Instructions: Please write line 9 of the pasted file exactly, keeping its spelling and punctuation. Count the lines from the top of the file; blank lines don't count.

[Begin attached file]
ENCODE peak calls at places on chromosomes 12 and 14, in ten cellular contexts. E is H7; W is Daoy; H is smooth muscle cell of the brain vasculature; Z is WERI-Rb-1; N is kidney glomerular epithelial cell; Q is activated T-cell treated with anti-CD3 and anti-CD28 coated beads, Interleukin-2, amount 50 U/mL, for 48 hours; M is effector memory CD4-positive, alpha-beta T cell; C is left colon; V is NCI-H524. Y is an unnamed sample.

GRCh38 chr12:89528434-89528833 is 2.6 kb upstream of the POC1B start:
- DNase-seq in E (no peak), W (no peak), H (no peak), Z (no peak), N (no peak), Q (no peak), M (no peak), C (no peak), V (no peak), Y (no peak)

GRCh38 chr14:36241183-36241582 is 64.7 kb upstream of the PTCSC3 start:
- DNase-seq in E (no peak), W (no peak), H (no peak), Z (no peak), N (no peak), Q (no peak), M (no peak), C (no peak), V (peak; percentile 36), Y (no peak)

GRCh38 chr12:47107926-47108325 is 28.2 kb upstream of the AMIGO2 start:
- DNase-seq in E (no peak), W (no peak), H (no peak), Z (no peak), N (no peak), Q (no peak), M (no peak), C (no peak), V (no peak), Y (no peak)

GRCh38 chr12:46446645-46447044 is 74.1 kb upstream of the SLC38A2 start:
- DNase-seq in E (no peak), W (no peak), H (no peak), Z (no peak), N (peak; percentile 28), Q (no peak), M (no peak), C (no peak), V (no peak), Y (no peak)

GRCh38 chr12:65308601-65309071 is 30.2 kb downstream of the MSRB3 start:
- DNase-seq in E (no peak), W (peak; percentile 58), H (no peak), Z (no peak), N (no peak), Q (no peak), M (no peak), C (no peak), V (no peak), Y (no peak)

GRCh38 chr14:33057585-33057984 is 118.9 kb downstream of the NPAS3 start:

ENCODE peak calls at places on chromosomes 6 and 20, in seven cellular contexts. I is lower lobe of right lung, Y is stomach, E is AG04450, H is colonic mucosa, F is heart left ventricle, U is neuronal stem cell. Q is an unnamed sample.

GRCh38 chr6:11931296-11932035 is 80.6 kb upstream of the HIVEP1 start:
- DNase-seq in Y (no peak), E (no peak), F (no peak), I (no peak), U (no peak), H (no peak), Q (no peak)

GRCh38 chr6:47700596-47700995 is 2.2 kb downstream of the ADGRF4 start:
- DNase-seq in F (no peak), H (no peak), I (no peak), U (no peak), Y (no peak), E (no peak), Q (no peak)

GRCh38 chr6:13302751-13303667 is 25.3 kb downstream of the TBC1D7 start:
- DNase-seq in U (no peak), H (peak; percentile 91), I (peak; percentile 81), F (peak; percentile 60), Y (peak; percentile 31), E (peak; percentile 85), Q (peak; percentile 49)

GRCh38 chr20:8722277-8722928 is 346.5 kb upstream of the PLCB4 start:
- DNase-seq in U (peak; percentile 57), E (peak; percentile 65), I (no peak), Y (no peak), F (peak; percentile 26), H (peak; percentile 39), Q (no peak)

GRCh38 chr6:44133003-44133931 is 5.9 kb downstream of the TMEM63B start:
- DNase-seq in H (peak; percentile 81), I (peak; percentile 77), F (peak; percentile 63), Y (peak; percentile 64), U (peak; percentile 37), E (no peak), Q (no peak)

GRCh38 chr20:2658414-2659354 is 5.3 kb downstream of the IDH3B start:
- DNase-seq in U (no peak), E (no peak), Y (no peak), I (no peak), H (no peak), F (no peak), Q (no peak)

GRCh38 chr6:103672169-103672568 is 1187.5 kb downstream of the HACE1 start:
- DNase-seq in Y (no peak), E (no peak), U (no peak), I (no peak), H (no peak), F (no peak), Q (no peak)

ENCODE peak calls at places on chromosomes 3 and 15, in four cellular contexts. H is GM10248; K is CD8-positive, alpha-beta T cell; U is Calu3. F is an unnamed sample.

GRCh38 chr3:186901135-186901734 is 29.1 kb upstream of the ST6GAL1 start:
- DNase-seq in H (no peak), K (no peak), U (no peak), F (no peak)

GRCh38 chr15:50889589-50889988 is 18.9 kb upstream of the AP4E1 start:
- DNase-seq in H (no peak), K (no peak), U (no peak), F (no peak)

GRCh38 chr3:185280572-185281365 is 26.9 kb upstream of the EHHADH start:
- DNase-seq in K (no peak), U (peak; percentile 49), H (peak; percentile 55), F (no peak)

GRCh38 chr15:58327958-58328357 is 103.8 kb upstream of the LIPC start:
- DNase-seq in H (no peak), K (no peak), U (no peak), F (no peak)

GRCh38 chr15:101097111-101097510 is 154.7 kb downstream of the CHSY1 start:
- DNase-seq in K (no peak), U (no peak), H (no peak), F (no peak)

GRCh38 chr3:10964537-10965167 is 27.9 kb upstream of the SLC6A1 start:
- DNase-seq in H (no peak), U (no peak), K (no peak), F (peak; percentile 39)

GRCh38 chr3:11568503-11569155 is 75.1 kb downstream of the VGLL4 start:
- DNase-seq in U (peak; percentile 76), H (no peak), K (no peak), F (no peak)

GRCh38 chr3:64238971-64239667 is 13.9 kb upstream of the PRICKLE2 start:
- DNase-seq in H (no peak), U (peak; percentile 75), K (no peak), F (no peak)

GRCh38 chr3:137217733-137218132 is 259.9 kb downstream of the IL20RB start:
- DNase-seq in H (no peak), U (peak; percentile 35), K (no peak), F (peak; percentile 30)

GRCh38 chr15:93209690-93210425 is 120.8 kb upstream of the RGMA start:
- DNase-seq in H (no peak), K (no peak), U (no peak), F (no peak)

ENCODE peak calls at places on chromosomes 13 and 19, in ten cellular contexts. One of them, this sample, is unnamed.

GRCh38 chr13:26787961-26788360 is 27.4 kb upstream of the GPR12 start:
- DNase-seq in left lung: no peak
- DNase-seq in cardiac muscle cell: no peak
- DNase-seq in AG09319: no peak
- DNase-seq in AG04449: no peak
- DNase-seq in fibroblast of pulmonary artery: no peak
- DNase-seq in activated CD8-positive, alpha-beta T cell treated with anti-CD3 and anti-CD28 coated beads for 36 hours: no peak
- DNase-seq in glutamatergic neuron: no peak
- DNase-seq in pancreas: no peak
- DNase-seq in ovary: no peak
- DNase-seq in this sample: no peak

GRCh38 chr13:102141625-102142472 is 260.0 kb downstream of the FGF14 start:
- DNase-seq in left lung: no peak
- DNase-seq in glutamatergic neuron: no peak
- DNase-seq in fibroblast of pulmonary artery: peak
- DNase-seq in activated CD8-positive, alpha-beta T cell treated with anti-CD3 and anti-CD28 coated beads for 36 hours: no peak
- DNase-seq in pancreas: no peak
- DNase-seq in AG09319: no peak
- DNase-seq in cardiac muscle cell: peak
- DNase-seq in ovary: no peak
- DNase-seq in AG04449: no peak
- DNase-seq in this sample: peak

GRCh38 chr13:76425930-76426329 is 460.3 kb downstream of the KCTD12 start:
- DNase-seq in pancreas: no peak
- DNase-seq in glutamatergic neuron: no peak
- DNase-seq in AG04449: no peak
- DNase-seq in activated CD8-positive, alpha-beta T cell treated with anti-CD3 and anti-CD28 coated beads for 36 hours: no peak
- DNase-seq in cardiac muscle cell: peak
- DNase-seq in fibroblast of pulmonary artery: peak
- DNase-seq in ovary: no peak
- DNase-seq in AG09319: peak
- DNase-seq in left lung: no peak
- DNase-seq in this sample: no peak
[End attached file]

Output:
- DNase-seq in E (no peak), W (no peak), H (no peak), Z (no peak), N (peak; percentile 28), Q (no peak), M (no peak), C (no peak), V (no peak), Y (no peak)